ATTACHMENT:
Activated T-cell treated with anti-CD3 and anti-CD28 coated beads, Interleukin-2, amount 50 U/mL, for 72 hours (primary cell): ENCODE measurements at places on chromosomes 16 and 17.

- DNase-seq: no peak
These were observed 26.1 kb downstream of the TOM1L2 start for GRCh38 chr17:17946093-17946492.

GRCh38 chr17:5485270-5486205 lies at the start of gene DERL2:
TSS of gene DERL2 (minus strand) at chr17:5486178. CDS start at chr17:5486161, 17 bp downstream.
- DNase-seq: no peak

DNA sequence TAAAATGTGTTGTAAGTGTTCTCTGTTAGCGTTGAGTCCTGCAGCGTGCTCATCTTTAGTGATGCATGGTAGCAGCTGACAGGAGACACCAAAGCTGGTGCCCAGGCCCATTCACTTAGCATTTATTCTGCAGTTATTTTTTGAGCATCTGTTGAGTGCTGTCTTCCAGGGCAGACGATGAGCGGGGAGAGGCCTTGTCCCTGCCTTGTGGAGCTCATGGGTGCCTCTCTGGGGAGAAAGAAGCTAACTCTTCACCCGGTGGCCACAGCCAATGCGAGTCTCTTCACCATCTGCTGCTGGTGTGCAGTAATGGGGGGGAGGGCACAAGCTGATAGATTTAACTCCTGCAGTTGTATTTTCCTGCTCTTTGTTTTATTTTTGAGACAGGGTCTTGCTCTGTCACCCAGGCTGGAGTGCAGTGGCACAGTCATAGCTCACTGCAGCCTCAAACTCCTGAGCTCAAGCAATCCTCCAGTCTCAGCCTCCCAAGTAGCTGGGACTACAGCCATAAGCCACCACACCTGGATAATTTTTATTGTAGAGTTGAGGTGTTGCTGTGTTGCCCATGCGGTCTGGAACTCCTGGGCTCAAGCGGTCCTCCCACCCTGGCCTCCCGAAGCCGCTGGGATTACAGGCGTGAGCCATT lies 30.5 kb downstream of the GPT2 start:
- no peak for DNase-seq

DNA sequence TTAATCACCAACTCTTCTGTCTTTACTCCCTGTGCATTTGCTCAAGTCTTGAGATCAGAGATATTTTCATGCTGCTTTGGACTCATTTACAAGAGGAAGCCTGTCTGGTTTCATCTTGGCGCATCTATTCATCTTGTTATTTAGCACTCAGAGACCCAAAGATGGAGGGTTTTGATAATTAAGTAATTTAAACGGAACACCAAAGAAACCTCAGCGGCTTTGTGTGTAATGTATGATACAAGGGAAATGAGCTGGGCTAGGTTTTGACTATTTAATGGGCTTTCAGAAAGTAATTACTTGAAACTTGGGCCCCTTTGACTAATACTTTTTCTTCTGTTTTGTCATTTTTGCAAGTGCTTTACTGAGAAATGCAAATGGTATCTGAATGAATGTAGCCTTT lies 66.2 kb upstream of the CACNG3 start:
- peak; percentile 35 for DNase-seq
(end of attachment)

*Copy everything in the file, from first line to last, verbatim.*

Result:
Activated T-cell treated with anti-CD3 and anti-CD28 coated beads, Interleukin-2, amount 50 U/mL, for 72 hours (primary cell): ENCODE measurements at places on chromosomes 16 and 17.

- DNase-seq: no peak
These were observed 26.1 kb downstream of the TOM1L2 start for GRCh38 chr17:17946093-17946492.

GRCh38 chr17:5485270-5486205 lies at the start of gene DERL2:
TSS of gene DERL2 (minus strand) at chr17:5486178. CDS start at chr17:5486161, 17 bp downstream.
- DNase-seq: no peak

DNA sequence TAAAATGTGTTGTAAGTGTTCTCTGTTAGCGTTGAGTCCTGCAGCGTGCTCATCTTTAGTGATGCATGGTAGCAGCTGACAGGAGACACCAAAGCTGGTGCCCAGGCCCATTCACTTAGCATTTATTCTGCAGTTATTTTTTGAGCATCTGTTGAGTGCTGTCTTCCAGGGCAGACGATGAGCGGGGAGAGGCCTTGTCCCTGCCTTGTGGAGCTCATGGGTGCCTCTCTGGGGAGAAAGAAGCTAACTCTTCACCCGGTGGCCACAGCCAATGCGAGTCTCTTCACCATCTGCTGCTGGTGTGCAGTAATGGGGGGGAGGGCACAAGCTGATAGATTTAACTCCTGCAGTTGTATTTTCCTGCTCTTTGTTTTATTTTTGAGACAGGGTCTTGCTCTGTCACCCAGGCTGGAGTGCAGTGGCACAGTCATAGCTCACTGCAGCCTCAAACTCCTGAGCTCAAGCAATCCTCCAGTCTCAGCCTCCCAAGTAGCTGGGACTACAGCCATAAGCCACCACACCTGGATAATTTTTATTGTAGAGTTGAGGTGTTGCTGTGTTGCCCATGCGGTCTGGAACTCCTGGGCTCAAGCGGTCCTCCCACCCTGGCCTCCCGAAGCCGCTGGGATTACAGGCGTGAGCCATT lies 30.5 kb downstream of the GPT2 start:
- no peak for DNase-seq

DNA sequence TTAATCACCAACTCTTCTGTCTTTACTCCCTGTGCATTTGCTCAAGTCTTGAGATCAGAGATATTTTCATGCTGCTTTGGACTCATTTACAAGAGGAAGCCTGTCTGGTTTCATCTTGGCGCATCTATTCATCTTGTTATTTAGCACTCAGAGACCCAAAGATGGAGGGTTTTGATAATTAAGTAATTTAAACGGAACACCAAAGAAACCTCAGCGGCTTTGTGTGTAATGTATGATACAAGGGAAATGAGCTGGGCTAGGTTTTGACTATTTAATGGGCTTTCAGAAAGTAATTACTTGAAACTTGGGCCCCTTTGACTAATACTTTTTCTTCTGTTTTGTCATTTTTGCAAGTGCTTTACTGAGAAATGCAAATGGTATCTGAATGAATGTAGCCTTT lies 66.2 kb upstream of the CACNG3 start:
- peak; percentile 35 for DNase-seq